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  • Open Access English
    Authors: 
    Kathleen McColl; Marion Debin; Cecile Souty; Caroline Guerrisi; Clement Turbelin; Alessandra Falchi; Isabelle Bonmarin; Daniela Paolotti; Chinelo Obi; Jim Duggan; +6 more
    Publisher: HAL CCSD
    Countries: Spain, France

    International audience; Unrealistic optimism, the underestimation of one’s risk of experiencing harm, has been investigated extensively to understand better and predict behavioural responses to health threats. Prior to the COVID-19 pandemic, a relative dearth of research existed in this domain regarding epidemics, which is surprising considering that this optimistic bias has been associated with a lack of engagement in protective behaviours critical in fighting twenty-first-century, emergent, infectious diseases. The current study addresses this gap in the literature by investigating whether people demonstrated optimism bias during the first wave of the COVID-19 pandemic in Europe, how this changed over time, and whether unrealistic optimism was negatively associated with protective measures. Taking advantage of a pre-existing international participative influenza surveillance network (n = 12,378), absolute and comparative unrealistic optimism were measured at three epidemic stages (pre-, early, peak), and across four countries—France, Italy, Switzerland and the United Kingdom. Despite differences in culture and health response, similar patterns were observed across all four countries. The prevalence of unrealistic optimism appears to be influenced by the particular epidemic context. Paradoxically, whereas absolute unrealistic optimism decreased over time, comparative unrealistic optimism increased, suggesting that whilst people became increasingly accurate in assessing their personal risk, they nonetheless overestimated that for others. Comparative unrealistic optimism was negatively associated with the adoption of protective behaviours, which is worrying, given that these preventive measures are critical in tackling the spread and health burden of COVID-19. It is hoped these findings will inspire further research into sociocognitive mechanisms involved in risk appraisal.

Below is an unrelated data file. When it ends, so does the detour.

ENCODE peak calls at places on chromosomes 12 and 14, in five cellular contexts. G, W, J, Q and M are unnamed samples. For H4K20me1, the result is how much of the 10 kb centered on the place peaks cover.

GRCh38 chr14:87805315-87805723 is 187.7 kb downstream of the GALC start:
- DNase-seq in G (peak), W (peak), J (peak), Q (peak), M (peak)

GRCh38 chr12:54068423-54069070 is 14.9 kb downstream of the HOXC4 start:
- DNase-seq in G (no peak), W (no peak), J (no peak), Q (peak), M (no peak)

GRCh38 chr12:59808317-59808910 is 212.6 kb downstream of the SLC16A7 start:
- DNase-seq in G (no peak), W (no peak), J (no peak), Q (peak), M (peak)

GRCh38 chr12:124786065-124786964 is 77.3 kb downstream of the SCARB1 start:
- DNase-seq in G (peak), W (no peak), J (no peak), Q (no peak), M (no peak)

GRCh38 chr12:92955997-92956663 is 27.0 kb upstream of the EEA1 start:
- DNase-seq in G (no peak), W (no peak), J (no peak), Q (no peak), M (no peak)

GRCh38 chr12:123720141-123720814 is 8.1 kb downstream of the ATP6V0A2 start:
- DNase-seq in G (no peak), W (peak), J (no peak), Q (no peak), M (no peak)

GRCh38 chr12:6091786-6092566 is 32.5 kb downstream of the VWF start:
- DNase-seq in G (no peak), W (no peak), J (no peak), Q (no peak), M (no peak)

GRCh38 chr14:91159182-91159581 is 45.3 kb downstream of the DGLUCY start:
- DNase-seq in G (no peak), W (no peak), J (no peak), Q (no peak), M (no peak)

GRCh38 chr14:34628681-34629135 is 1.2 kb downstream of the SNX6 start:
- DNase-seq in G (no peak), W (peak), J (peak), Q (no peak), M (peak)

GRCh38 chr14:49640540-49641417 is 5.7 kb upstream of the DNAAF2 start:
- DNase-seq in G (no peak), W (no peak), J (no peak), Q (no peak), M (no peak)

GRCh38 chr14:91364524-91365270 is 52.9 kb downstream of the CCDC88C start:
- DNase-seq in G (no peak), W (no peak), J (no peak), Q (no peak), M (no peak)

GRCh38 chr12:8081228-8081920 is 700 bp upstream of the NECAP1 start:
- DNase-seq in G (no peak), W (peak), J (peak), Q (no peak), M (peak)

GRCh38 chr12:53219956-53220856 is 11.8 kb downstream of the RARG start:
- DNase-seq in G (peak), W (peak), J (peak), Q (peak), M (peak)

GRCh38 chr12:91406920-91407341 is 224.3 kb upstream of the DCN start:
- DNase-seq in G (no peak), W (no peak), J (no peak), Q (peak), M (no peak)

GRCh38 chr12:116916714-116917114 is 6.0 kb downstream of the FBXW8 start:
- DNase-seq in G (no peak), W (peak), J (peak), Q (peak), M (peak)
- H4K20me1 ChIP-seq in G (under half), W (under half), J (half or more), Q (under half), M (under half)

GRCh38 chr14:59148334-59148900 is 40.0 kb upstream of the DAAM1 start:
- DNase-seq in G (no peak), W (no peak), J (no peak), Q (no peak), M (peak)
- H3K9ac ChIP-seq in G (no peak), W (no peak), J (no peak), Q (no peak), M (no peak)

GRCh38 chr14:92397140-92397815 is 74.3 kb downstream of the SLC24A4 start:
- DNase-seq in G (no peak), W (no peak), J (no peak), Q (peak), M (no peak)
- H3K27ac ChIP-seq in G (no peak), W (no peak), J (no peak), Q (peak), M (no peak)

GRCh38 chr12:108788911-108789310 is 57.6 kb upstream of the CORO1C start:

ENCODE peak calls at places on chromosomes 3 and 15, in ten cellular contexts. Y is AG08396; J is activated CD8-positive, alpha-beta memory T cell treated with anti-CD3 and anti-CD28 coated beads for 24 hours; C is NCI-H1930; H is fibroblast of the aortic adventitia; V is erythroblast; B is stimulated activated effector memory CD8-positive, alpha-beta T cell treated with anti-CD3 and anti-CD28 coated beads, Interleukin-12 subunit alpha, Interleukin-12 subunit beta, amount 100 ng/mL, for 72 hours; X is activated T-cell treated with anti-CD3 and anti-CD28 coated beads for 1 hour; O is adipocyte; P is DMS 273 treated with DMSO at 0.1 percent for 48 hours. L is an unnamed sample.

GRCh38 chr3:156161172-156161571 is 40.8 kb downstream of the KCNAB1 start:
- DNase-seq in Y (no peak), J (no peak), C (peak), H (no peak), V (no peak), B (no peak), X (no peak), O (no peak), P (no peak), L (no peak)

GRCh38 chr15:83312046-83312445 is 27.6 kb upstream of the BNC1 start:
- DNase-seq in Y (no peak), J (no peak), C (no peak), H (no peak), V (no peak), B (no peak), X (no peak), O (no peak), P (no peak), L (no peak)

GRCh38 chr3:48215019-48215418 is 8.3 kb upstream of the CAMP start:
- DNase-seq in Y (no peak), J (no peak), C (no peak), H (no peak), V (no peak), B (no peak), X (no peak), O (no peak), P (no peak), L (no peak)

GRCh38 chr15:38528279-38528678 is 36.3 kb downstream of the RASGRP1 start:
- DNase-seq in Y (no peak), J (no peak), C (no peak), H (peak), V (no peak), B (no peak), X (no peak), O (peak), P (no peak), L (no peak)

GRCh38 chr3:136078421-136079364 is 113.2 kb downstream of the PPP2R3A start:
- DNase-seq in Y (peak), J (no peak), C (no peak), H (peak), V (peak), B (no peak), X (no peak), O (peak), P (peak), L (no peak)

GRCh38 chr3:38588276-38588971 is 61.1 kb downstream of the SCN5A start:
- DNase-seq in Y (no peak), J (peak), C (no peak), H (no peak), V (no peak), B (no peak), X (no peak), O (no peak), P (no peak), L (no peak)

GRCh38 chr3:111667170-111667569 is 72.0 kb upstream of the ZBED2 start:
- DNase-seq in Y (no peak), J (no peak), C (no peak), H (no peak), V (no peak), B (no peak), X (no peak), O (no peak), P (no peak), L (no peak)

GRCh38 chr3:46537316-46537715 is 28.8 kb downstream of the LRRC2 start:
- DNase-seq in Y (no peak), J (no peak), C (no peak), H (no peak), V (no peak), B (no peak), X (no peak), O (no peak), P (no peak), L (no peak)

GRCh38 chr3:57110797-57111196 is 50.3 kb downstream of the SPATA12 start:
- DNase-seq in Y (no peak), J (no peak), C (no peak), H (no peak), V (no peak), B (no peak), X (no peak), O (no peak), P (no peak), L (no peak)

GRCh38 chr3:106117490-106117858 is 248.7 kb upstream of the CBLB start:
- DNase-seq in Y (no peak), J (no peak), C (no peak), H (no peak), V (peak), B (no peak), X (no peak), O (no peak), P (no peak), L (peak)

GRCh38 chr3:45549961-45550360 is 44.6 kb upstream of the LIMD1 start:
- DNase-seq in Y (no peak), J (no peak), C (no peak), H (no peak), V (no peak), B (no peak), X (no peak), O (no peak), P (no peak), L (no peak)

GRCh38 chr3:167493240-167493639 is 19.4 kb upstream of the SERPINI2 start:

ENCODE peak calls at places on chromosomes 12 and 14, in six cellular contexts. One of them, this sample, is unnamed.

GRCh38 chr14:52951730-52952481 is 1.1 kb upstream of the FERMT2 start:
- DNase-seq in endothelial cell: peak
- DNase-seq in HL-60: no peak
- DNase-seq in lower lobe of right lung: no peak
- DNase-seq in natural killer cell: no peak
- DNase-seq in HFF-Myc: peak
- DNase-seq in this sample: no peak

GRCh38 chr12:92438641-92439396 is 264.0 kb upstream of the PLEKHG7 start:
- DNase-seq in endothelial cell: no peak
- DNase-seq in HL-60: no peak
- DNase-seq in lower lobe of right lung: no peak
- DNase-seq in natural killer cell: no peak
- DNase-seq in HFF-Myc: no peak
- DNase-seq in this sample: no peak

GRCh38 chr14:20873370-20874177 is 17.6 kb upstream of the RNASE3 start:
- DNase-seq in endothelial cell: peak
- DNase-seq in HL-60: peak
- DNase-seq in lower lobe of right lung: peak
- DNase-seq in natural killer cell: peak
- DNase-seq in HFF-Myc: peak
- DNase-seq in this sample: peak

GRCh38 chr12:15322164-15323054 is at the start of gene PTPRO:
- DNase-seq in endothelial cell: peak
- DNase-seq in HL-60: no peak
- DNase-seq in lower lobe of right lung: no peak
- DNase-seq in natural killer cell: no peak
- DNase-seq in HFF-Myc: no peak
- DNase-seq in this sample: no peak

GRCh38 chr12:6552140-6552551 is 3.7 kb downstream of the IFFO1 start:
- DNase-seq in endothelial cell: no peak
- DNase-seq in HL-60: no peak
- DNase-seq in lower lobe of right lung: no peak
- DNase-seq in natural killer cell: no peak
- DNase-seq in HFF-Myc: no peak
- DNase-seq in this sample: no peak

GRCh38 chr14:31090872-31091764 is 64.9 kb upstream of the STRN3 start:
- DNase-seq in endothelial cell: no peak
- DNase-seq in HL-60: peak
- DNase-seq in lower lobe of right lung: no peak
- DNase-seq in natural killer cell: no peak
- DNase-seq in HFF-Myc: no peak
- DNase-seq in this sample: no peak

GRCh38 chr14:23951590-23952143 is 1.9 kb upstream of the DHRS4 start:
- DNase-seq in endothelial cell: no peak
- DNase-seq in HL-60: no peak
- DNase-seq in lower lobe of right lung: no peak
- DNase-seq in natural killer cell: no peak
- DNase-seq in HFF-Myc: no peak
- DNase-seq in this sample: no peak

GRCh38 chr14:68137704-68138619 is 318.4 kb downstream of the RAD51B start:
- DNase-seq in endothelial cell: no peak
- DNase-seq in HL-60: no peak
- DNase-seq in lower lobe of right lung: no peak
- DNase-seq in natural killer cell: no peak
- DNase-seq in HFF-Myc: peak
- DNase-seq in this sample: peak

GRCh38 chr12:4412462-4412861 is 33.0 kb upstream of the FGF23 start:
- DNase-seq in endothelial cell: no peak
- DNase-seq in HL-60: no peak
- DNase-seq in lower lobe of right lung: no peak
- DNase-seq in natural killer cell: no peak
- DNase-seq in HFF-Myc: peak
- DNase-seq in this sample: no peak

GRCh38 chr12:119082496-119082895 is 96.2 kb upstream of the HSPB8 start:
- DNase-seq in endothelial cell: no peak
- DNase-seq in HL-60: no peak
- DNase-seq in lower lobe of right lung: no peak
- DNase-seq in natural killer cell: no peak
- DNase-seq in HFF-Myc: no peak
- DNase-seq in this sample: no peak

• Open Access English
    Authors: 
    HUA, Ping;
    Publisher: HAL CCSD
    Country: France

    By using panel data of 15 Chinese manufacturing industries over the 2005-2014 period from OECD TiVA and WIOD databases, the impact of China's GVCs participation on labor productivity is estimated. We find that while the productivity elasticity of the share of sector's foreign value added relative to sector's exports known as sector backward linkages is negative, that relative to China's gross exports named structure backward linkage is positive. As the annual average growth rates of both backward linkages are negative, China's backward linkages have contributed to productivity growth of 6.41% per year on average. We find that the positive productivity elasticity of the share of domestic intermediate goods embodied in exports of third countries relative to sector's exports, named sector forward linages together with a positive annual average growth rate, and that relative to China's exports named structure forward linkages together with a negative annual average growth rate, have increased productivity of 1.97% per year on average. We find finally that GVCs position is improved from 0.3 in 2005 to 0.7 in 2014. China's GVCs participation exerted positive productivity effects via optimizing resource allocation inside sectors towards more efficiency ones, via moving up from low productivity backward linkages to higher productivity forward linkages and via improving its position. This diminished the risk to be entrenched in low-profitability low productivity growth GVCs activities in China. However, the productivity contribution of backward linkages 3 times higher than that of forward linkage suggests that the future positive productivity impact of GVCs moving up may be much more difficult in a less favorable context (trade war between China and USA, reindustrialization and trade protection related to Covid-19 for example).